So, I have been threatening to begin a book, a memoir actually. And I finally got around to writing the first chapter. I mean, I have many chapters written already. I just have to synthesize them. So, here’s a sample from my memoir, Even These Souls. This is the first chapter, the title chapter. The most important chapter. I have so many followers on this blog and on Elephant Journal, and I decided it’s about damn time I write something big and beautiful for you to read. It’s funny, I was thinking about writing and life, and I realized that when this book is published, it may influence a few people, but most of all, it will just be the only lasting thing of value I leave behind when I die (other than kids). I think all writers have some sort of mortality obsession; we are all scared of dying and being forgotten. We are all scared of neglecting our own versions of beauty and letting them go to waste along with our youth and our love and our bodies and souls.
So, I think the writing of this book is important and I’ve approached the writing of it with reverence and I am going to be very careful about what is in it. I want it to be just right. For me and for you. I started the book by writing about my most poignant memories of my mother; after all, my life started with her, I love her and she is one of my best friends, and so I believe I owe any significant writings to her (and dad, too, but that comes later!).
So enjoy the beginning, and have a lovely day!
1. EVEN THESE SOULS
My mom loved to garden. I’m not talking about a vegetable garden. I’m not talking about tilling and weeding, spreading manure around and spending hours watering a flat plot of land out in the middle of a field or in raised beds with hay in them. I’m not talking about time in a greenhouse with perfectly spaced seed starts in the beginning of March. I’m not talking about harvesting, canning, or making 25 loaves of zucchini bread. My dad and mom had that kind of a garden, but that’s not what I want to talk about right now.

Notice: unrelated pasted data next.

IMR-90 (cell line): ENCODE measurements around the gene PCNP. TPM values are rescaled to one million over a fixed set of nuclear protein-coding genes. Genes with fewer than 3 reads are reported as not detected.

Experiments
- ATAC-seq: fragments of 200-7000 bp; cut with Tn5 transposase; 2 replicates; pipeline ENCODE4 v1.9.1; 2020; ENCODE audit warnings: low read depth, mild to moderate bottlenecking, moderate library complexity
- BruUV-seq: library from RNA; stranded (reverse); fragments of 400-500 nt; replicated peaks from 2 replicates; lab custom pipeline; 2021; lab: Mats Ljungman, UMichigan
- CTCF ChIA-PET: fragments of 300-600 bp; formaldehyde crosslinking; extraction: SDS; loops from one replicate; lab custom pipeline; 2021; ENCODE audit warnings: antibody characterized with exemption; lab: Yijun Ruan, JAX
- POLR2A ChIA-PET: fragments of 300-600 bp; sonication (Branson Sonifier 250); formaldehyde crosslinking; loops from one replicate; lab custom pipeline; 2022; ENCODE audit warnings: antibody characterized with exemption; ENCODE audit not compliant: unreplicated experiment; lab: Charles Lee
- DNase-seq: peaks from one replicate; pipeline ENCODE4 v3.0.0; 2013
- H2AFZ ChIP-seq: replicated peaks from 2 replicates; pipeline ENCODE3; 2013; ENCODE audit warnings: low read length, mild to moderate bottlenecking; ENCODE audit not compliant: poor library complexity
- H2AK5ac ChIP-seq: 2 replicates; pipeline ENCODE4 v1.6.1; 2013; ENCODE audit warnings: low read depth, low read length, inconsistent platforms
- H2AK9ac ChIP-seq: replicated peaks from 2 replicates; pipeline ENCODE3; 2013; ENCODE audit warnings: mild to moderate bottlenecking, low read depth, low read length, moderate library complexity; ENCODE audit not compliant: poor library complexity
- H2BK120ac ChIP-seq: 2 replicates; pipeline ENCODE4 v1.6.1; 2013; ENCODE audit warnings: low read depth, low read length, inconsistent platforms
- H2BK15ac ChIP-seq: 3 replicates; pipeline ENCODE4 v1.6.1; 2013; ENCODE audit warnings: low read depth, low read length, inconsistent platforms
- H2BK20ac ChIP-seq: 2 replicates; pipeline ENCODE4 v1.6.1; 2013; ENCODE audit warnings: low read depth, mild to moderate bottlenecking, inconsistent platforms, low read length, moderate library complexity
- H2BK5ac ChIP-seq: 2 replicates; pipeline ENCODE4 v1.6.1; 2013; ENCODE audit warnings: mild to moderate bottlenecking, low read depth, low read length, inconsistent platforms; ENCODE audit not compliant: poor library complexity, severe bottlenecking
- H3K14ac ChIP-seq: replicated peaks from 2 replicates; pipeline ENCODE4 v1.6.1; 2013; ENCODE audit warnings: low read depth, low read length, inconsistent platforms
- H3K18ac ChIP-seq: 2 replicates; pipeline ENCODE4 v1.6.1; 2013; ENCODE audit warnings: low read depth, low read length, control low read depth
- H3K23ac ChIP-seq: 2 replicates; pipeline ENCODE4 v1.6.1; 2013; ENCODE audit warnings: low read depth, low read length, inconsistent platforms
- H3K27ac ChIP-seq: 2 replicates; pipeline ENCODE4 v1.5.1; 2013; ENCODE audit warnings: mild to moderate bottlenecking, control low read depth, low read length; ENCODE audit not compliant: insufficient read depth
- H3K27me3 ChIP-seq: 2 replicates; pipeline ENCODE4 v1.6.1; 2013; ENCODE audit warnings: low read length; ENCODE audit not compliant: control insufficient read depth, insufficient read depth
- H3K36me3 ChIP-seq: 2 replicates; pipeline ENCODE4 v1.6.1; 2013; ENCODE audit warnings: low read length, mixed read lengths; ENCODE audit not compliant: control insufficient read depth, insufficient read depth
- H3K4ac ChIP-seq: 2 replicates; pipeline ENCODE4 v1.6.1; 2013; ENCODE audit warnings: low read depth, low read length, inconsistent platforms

I’m talking about the flower garden.
My mom would get up before the sun and she would go out to the lush backyard, where she would spend several hours on a Saturday or Sunday morning. She’d throw her hair into a messy bun on top of her head, put on her Birkenstocks and her gloves, and she’d go out in her little shorts and a T-shirt without a bra, which she haphazardly put on when she woke up with my dad to an east-facing window. We’ve lived in a few houses together, and I’ve noticed that she and I have alternated being the first to wake up, depending on which direction our bedroom windows faced. But in this particular honey hole of a house in Southeastern Idaho, she woke up first to the hot sun during the summer. She always made one piece of wheat toast with butter on it and then set out on her horticultural mission.
Her favorite flowers to plant were lupine, columbine, cosmos, lavender, sunflowers, and daisies. She liked the kind of flowers that don’t really need much babying once they are in the ground and have water. She loved the flowers that would get big and had lots of foliage. Perennials, mostly. To this day, I still paint with and choose clothes that are in the yellow, blue, and brown families. That’s the palette that my mom so devotedly etched into my developing mind. She spun ribbons of colored, blossoming synapses into my brain. And love and attention to detail and perseverance; I am neurotic because my mom was slightly neurotic and I liked the way it helped her accomplish things more quickly than everyone else.
Sometimes I would help her weed. Admittedly, I wasn’t as motivated to tend the flowerbeds as my mom was. But sometimes I would watch her through the window or from the deck. She’s a tall lady, and she would crouch down to weed, come up to breathe and stretch her back, and then saunter over to the hose or the other side of the flowerbed. She wouldn’t stop weeding or watering or transplanting until it was done. She transplanted all the time; if something didn’t have room to grow to its full potential, my mom took it upon herself to find a place for it. Now that I am older and living on my own, I think I now see that in myself too. See, it’s not about just having a green thumb…it’s about caring and loving, even the things that can’t move or talk. You don’t give up on them, even these souls.